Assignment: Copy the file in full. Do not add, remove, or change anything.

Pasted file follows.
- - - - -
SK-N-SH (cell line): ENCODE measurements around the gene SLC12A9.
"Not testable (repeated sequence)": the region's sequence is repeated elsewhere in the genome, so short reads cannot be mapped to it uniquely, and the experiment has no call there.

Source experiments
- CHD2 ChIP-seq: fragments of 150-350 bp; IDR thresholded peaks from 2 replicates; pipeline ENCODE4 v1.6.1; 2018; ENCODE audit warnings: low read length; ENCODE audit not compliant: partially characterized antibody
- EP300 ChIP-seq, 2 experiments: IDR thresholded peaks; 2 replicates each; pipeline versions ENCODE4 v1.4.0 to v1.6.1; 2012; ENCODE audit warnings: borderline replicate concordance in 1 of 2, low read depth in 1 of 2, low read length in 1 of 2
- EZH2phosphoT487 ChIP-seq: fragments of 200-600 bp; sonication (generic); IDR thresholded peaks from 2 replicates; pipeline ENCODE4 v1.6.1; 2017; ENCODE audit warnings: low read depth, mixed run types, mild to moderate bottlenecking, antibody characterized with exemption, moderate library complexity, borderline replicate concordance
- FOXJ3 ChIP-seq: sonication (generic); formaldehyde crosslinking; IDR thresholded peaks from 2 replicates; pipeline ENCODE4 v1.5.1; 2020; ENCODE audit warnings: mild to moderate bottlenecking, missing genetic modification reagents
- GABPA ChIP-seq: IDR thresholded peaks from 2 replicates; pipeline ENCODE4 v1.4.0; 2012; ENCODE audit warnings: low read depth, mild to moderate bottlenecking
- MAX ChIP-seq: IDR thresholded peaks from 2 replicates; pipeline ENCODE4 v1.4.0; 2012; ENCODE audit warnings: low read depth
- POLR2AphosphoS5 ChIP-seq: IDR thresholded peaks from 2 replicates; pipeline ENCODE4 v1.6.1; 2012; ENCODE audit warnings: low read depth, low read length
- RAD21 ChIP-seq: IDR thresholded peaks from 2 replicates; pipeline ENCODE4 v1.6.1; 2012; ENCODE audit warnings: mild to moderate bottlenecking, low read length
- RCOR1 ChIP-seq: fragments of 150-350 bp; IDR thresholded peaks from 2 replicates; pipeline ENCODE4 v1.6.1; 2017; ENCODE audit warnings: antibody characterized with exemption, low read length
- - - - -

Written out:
SK-N-SH (cell line): ENCODE measurements around the gene SLC12A9.
"Not testable (repeated sequence)": the region's sequence is repeated elsewhere in the genome, so short reads cannot be mapped to it uniquely, and the experiment has no call there.

Source experiments
- CHD2 ChIP-seq: fragments of 150-350 bp; IDR thresholded peaks from 2 replicates; pipeline ENCODE4 v1.6.1; 2018; ENCODE audit warnings: low read length; ENCODE audit not compliant: partially characterized antibody
- EP300 ChIP-seq, 2 experiments: IDR thresholded peaks; 2 replicates each; pipeline versions ENCODE4 v1.4.0 to v1.6.1; 2012; ENCODE audit warnings: borderline replicate concordance in 1 of 2, low read depth in 1 of 2, low read length in 1 of 2
- EZH2phosphoT487 ChIP-seq: fragments of 200-600 bp; sonication (generic); IDR thresholded peaks from 2 replicates; pipeline ENCODE4 v1.6.1; 2017; ENCODE audit warnings: low read depth, mixed run types, mild to moderate bottlenecking, antibody characterized with exemption, moderate library complexity, borderline replicate concordance
- FOXJ3 ChIP-seq: sonication (generic); formaldehyde crosslinking; IDR thresholded peaks from 2 replicates; pipeline ENCODE4 v1.5.1; 2020; ENCODE audit warnings: mild to moderate bottlenecking, missing genetic modification reagents
- GABPA ChIP-seq: IDR thresholded peaks from 2 replicates; pipeline ENCODE4 v1.4.0; 2012; ENCODE audit warnings: low read depth, mild to moderate bottlenecking
- MAX ChIP-seq: IDR thresholded peaks from 2 replicates; pipeline ENCODE4 v1.4.0; 2012; ENCODE audit warnings: low read depth
- POLR2AphosphoS5 ChIP-seq: IDR thresholded peaks from 2 replicates; pipeline ENCODE4 v1.6.1; 2012; ENCODE audit warnings: low read depth, low read length
- RAD21 ChIP-seq: IDR thresholded peaks from 2 replicates; pipeline ENCODE4 v1.6.1; 2012; ENCODE audit warnings: mild to moderate bottlenecking, low read length
- RCOR1 ChIP-seq: fragments of 150-350 bp; IDR thresholded peaks from 2 replicates; pipeline ENCODE4 v1.6.1; 2017; ENCODE audit warnings: antibody characterized with exemption, low read length